The new EU Asylum Agency started its work yesterday, 19 January 2022. The new agency will operate under an enhanced mandate building on the achievements of its predecessor, the European Asylum Support Office.
According to a press release issued by the EU Commission on the agency’s first day of operation, the latter will help ensure that asylum decisions are taken in shorter and fair periods across the EU while achieving greater uniformity in decision-making among member states, TheSchengen.com reports.
“A reserve of 500 experts including case handlers, interpreters or reception specialists will be ready to deploy quickly as part of the asylum support teams at the request of Member States. The Agency’s experts will have a mandate to prepare the entire administrative asylum procedure for decision-making by national authorities and provide assistance in Appeals stage,” the commission notes in its press release, explaining how the agency’s enhanced mandate works.
The Commission also notes that the new agency will provide a high-quality and standardized decision-making process by establishing standards, guidelines and practices for the application of Union Asylum Act.
The agency also intends to better monitor and report on the asylum and reception systems in member states in order to ensure that these systems are fully in line with EU law. It will also ensure that the rights of asylum seekers are protected through an independent Fundamental Rights Officer and a new complaints mechanism.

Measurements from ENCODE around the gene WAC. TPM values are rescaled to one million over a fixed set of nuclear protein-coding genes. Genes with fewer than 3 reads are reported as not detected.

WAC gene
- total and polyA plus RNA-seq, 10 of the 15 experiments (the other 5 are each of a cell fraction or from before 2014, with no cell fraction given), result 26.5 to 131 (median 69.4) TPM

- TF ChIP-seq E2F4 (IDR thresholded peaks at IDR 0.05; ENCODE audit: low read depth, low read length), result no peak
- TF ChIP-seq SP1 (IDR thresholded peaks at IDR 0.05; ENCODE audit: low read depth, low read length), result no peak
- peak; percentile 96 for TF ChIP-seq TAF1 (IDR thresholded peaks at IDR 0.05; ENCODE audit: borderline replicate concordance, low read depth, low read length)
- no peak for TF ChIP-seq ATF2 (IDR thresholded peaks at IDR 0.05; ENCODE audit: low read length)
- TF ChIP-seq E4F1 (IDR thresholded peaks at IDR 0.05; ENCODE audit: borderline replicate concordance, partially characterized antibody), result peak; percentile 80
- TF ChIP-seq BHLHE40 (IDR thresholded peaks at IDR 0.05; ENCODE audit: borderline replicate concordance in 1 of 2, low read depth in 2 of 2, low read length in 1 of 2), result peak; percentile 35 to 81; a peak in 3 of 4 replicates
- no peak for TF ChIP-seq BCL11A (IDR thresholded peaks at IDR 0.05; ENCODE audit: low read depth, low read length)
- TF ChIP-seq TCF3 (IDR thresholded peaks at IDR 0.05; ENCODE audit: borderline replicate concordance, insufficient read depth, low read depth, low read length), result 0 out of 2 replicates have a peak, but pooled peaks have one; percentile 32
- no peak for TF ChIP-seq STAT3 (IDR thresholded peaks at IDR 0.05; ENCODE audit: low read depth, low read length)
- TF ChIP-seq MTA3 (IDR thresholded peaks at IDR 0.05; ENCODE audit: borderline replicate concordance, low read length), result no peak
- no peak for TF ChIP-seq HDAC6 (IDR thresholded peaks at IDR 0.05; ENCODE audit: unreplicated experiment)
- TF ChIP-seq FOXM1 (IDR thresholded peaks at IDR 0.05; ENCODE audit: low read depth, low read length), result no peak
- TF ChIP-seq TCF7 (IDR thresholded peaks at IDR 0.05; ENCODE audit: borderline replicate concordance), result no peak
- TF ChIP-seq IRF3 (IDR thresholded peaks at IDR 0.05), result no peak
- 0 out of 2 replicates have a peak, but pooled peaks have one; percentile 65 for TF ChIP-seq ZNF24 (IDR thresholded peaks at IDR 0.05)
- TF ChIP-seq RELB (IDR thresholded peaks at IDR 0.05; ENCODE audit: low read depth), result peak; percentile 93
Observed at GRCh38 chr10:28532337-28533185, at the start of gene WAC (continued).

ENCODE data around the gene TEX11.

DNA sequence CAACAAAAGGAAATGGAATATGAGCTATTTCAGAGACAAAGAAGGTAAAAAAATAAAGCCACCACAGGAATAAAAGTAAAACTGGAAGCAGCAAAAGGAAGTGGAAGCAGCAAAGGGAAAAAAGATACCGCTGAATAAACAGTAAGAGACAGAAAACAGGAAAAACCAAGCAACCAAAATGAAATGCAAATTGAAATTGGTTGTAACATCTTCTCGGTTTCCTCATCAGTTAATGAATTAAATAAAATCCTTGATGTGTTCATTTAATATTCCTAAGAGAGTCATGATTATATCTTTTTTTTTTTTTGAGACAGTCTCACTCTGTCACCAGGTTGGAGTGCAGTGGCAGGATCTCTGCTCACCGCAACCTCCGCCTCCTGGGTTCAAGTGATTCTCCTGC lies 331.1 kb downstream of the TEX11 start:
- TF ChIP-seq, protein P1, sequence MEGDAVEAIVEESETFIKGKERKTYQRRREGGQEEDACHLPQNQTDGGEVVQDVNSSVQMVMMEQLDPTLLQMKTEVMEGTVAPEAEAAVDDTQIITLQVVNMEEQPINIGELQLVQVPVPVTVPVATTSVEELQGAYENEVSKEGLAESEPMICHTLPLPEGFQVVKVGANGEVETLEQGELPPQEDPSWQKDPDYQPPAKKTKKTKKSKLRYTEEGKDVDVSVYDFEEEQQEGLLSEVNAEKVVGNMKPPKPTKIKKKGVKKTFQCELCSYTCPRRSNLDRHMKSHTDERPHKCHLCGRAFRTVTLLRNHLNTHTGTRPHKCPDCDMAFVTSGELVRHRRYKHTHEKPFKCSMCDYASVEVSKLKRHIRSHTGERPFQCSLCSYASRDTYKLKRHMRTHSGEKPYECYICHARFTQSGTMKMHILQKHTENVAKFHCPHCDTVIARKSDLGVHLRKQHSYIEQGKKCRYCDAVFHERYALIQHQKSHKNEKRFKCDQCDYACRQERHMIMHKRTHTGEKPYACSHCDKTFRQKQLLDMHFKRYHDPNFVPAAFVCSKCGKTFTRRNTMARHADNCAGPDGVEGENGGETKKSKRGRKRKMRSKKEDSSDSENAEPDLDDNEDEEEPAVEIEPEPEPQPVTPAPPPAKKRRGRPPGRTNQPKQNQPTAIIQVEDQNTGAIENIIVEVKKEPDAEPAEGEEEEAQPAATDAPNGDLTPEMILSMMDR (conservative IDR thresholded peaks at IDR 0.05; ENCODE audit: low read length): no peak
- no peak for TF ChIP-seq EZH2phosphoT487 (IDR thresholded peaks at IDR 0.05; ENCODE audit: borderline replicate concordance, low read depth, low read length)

The predecessor of the new EU asylum agency, the European Asylum Support Office, has trained more than 40,000 people over the past 10 years. It also registered 40 percent of all asylum applications in Cyprus, Greece, Italy and Malta, and conducted 80 percent of best interests assessments of children in Greece.
In order to enable the new agency to continue the good work, the block allocated 172 million euros to it. The Agency will therefore be able to launch its operations in Belgium, Cyprus, Greece, Italy, Latvia, Lithuania, Malta and Spain by supporting the asylum and reception authorities in these countries with approximately 2,000 staff.
The Commission also notes that “its new reserve of 500 experts will also provide more effective support to national asylum systems facing a large number of issues, making the EU’s migration management system more efficient and sustainable.”
The EU Council Presidency and Parliament representatives reached agreement on the new asylum agency again on June 30, 2021. At that time, the decision was welcomed by all member states, particularly countries such as Cyprus, Greece, Italy, Malta and Spain, which are often targeted by migrants as ports of entry. to the European Union.
The Council adopted the EU Asylum Agency Regulations in December last year.